Responses to weight loss treatment among obese individuals with and without BED: A matched-study meta-analysis
Psychology Department, St. John Fisher College, Rochester, NY 14618, USA. Eating and weight disorders: EWD
(Impact Factor: 0.79).
07/2007; 12(2):54-60. DOI: 10.1007/BF03327579
The moderating influence of binge eating status on obese individuals' responses to weight loss treatment was evaluated with a meta-analysis of 36 tests of weight loss treatment (n=792) that were matched to control key background variables. After controlling for pre-treatment weight, treatment produced more weight loss in samples of obese non-BED compared with obese BED participants. Weight loss treatment produced large posttreatment reductions in depression in both obese BED and non-BED samples. The results indicate that BED status moderated post-treatment weight loss among people in weight treatment programs. Obese BED (average weight loss=1.3 kg) samples lost negligible weight compared to obese non-BED (average weight loss=10.5 kg) samples. BED status did not moderate psychological responses to treatment: both BED and non-BED samples experienced large post-treatment reductions in depression. The clinical implications of these findings are discussed.
Available from: PubMed Central
- "They exhibit higher lifetime rates of affective disorder  and a lower quality of life [9, 10]. BED obese individuals undergoing weight loss treatment lose less weight than obese patients without BED . Taken together, these factors support the systematic screening of BED in people seeking a treatment for obesity . "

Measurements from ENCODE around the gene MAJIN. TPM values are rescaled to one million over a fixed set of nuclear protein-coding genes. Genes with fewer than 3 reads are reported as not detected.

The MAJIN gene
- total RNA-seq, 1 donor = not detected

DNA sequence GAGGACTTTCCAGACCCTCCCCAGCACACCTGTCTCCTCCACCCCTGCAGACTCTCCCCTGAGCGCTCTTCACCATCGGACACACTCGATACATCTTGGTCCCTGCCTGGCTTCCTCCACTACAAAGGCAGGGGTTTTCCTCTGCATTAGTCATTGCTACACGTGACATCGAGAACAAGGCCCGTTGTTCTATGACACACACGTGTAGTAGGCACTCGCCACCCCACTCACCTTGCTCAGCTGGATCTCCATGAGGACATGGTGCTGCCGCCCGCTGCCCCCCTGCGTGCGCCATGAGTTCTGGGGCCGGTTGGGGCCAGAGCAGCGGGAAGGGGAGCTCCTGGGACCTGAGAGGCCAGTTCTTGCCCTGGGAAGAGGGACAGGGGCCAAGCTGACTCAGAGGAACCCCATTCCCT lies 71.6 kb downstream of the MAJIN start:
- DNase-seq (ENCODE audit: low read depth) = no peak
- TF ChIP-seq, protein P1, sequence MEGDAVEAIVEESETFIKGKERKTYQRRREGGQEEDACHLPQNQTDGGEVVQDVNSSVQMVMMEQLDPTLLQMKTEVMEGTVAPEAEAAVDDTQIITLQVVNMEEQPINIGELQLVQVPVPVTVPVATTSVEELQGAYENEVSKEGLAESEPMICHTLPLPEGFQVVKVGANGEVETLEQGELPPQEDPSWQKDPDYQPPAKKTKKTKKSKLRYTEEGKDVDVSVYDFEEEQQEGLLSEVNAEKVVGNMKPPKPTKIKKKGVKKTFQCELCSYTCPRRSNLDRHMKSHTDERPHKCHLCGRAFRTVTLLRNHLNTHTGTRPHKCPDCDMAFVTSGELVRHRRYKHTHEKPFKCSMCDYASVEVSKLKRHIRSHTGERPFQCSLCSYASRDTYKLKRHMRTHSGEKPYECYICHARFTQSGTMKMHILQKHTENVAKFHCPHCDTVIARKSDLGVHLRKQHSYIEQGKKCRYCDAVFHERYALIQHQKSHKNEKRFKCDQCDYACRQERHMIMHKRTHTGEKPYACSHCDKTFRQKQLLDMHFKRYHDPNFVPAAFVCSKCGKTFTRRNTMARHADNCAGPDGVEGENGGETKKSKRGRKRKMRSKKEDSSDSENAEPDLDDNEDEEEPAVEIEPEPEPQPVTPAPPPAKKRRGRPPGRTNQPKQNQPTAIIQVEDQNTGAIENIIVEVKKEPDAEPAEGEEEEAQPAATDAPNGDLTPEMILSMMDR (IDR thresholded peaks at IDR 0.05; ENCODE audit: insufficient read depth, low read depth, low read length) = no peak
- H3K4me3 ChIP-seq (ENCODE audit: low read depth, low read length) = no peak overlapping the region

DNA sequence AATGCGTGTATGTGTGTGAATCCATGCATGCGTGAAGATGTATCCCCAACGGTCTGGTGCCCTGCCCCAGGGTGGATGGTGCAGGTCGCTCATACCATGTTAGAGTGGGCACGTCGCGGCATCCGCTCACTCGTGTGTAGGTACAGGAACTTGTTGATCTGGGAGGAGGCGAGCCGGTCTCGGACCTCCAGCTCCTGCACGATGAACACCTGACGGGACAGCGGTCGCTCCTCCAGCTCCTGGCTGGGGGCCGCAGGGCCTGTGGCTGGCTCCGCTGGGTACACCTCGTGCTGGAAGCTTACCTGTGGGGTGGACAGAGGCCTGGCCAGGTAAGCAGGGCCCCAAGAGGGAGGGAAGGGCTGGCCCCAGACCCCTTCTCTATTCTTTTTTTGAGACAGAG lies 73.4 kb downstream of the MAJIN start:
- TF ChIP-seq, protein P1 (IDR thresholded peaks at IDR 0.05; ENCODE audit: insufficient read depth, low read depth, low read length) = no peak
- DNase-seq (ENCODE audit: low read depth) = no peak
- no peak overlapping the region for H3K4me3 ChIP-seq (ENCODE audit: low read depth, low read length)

[Show abstract] [Hide abstract]
ABSTRACT: A significant percentage of obese patients suffer from binge eating disorder (BED), with negative consequences on psychological health, quality of life, weight loss treatment and maintenance. Cognitive behavioral therapy (CBT), delivered in traditional or self-help format, is effective in reducing BED symptoms. To improve dissemination, a self-help treatment program composed of eleven CBT based modules was implemented on the Internet and evaluated in a population of adult obese patients with BED.
Forty-two obese BED patients wait-listed for a multi-disciplinary obesity treatment took part in the study. Twenty-two patients completing the six-month online guided self-help treatment program were compared to a control group of twenty patients without intervention. Both groups were evaluated before and after six months of Internet self-help treatment or waiting list. A follow-up evaluation was carried out six months later.
Participants in the online self-help treatment program showed higher binge eating abstinence rates, lower EDE-Q shape and weight concerns, and improved TFEQ disinhibition of eating and hunger scores compared to the control group. They also scored better on psychological health and quality of life measures after intervention, and gains were maintained at follow-up. No effect was found regarding BMI. The number of modules completed was correlated with a better quality of life improvement at post evaluation. Participants rated the program as useful and easy to use.